Let’s talk menopause!
With more and more cases being won in Employment Tribunals, citing menopause as a reason for unfair dismissal, companies really should be talking more about menopause.
It’s highly likely that menopause will be included in the Protected Characteristics list for discrimination in the very near future, so that’s another reason why companies should be talking to all of their employees about menopause. It cannot go on being a taboo subject.
Menopause in context
Lots of research has been going on recently to gauge how many companies actually do support employees with menopause. The figures are not great!
Only 32% of men surveyed said that they had ever had a discussion about menopause. However, 66% of men said that they thought understanding the menopause was important. Encouragingly, almost 60% of men said they had spoken about menopause at home, but this figure drops to 16% who have spoken with fellow employees at work, with an even bigger fall to 13% of men who say the have spoken about it outside of work.
And why is this important? Men currently make up the majority of senior management positions. So if men don’t talk about menopause, and therefore don’t know much about it, it’s going to affect how they deal with menopausal staff members when it does occur. A lack of understanding between managers and their reports, and peer-to-peer relationships too, could lead to unnecessary tension, and potentially even discrimination against those suffering with symptoms. Not to mention a better understanding of menopause leads to more empathetic relationships both in and outside of work, which helps everyone.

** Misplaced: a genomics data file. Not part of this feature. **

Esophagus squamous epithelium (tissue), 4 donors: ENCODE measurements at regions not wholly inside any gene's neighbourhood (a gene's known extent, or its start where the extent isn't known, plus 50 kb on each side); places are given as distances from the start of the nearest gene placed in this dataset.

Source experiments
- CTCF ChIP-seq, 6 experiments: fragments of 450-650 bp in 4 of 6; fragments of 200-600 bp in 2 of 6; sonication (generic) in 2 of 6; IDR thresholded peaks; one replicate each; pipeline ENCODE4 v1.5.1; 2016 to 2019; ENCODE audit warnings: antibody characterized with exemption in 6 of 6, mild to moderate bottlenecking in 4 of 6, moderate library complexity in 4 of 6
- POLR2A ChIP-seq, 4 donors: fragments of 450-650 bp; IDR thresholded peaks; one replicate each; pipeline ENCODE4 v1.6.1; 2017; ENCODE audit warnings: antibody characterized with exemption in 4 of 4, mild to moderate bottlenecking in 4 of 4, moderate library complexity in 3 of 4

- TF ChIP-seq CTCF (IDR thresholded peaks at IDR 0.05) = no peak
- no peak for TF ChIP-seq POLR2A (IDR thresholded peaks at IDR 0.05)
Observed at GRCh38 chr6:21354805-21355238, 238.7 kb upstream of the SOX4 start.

Taking into account that women are the fastest-growing workplace demographic, and that Britain has an ageing working population, this topic must be discussed more openly. Yes, talking about menopause may be difficult at first, but it needs to be addressed, just as you would address any other long-term medical condition.
So, if you’ve never had workplace discussions about menopause, how do you start?
Ask yourself ‘what do I already know?’ ‘what do I need to know?’ and ‘what am I worried about?’
Then ask yourself ‘how am I going to find out more?’ The obvious answer to this is to talk to women who are affected. It would be great if that was done as a face-to-face meeting, but as we’ve already established, it’s not always easy to do that. An anonymous survey could be a good first step instead. The survey should be sent to all employees, not just women. The idea behind this is to bring all genders together, and create better understanding, not to make the experience separate people.
You could also set up a discussion space, either electronic and/or physical. This will enable colleagues at all levels, including senior managers, to ask questions to gain a better understanding of the situation.
It would also be a good idea to set up a designated menopause point of contact. This would normally be someone who volunteers to be that person.
There are a few good starting points when discussing menopause:
- The first is the symptoms. This will help everyone to understand that the menopause affects everyone differently – and people can have vastly different symptoms to each other. How these symptoms may affect work, and how they can be managed, is also a useful point of discussion.
- Help people to realise that although menopause is experienced mainly by women, it affects everyone: men, children, mothers, fathers, siblings, grandparents and friends. So women, and other people going through menopause, shouldn’t have to face it alone, and definitely not in secrecy.
- You might want to discuss when menopause starts. Yes, in the main, it affects women who are in their late forties/early fifties, but menopause can also be brought about by medical reasons and therefore can start at any age. And of course it doesn’t go away – it’s something which people have to learn to cope with for the rest of their lives.
The Menopause Workplace Pledge
Taking such small steps can soon lead to a more open culture where employees are comfortable talking about not only menopause, but other often ‘taboo’ topics such as mental health and stress etc.
Hopefully, your company will take these steps to promote a more open culture. You may even decide to sign up to the Menopause Workplace Pledge, which is supported by Bupa and partnered with Hello! magazine, encouraging workplaces to take positive action to support everyone with menopausal symptoms.